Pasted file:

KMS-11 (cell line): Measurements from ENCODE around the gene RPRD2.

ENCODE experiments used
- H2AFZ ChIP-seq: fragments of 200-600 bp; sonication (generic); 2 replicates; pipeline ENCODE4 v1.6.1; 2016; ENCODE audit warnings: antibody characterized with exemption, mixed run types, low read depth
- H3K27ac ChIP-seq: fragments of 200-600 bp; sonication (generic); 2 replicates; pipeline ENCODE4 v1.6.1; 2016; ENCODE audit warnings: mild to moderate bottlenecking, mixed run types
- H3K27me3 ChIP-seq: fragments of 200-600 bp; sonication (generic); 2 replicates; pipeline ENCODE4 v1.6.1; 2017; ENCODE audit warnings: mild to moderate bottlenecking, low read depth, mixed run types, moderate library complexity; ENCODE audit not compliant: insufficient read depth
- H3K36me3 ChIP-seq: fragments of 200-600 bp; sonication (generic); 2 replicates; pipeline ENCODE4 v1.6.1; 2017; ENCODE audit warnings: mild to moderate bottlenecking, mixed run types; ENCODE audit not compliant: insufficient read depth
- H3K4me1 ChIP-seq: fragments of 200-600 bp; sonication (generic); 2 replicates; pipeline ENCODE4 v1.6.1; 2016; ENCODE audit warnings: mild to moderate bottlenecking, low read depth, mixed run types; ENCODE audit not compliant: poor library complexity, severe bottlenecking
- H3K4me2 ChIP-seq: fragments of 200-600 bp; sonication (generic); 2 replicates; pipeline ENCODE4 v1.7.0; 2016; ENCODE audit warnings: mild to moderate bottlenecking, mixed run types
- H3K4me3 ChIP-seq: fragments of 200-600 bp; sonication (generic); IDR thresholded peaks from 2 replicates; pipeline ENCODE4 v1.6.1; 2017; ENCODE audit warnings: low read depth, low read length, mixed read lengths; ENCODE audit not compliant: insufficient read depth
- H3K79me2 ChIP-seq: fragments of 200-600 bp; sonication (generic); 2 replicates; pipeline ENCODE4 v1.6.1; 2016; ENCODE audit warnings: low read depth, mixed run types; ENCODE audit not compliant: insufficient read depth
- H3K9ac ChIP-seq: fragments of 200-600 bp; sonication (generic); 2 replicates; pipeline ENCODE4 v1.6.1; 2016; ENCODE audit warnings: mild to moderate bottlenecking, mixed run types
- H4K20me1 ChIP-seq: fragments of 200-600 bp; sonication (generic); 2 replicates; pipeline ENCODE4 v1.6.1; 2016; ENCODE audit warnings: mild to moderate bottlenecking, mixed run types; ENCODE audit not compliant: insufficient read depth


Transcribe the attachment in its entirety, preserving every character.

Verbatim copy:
KMS-11 (cell line): Measurements from ENCODE around the gene RPRD2.

ENCODE experiments used
- H2AFZ ChIP-seq: fragments of 200-600 bp; sonication (generic); 2 replicates; pipeline ENCODE4 v1.6.1; 2016; ENCODE audit warnings: antibody characterized with exemption, mixed run types, low read depth
- H3K27ac ChIP-seq: fragments of 200-600 bp; sonication (generic); 2 replicates; pipeline ENCODE4 v1.6.1; 2016; ENCODE audit warnings: mild to moderate bottlenecking, mixed run types
- H3K27me3 ChIP-seq: fragments of 200-600 bp; sonication (generic); 2 replicates; pipeline ENCODE4 v1.6.1; 2017; ENCODE audit warnings: mild to moderate bottlenecking, low read depth, mixed run types, moderate library complexity; ENCODE audit not compliant: insufficient read depth
- H3K36me3 ChIP-seq: fragments of 200-600 bp; sonication (generic); 2 replicates; pipeline ENCODE4 v1.6.1; 2017; ENCODE audit warnings: mild to moderate bottlenecking, mixed run types; ENCODE audit not compliant: insufficient read depth
- H3K4me1 ChIP-seq: fragments of 200-600 bp; sonication (generic); 2 replicates; pipeline ENCODE4 v1.6.1; 2016; ENCODE audit warnings: mild to moderate bottlenecking, low read depth, mixed run types; ENCODE audit not compliant: poor library complexity, severe bottlenecking
- H3K4me2 ChIP-seq: fragments of 200-600 bp; sonication (generic); 2 replicates; pipeline ENCODE4 v1.7.0; 2016; ENCODE audit warnings: mild to moderate bottlenecking, mixed run types
- H3K4me3 ChIP-seq: fragments of 200-600 bp; sonication (generic); IDR thresholded peaks from 2 replicates; pipeline ENCODE4 v1.6.1; 2017; ENCODE audit warnings: low read depth, low read length, mixed read lengths; ENCODE audit not compliant: insufficient read depth
- H3K79me2 ChIP-seq: fragments of 200-600 bp; sonication (generic); 2 replicates; pipeline ENCODE4 v1.6.1; 2016; ENCODE audit warnings: low read depth, mixed run types; ENCODE audit not compliant: insufficient read depth
- H3K9ac ChIP-seq: fragments of 200-600 bp; sonication (generic); 2 replicates; pipeline ENCODE4 v1.6.1; 2016; ENCODE audit warnings: mild to moderate bottlenecking, mixed run types
- H4K20me1 ChIP-seq: fragments of 200-600 bp; sonication (generic); 2 replicates; pipeline ENCODE4 v1.6.1; 2016; ENCODE audit warnings: mild to moderate bottlenecking, mixed run types; ENCODE audit not compliant: insufficient read depth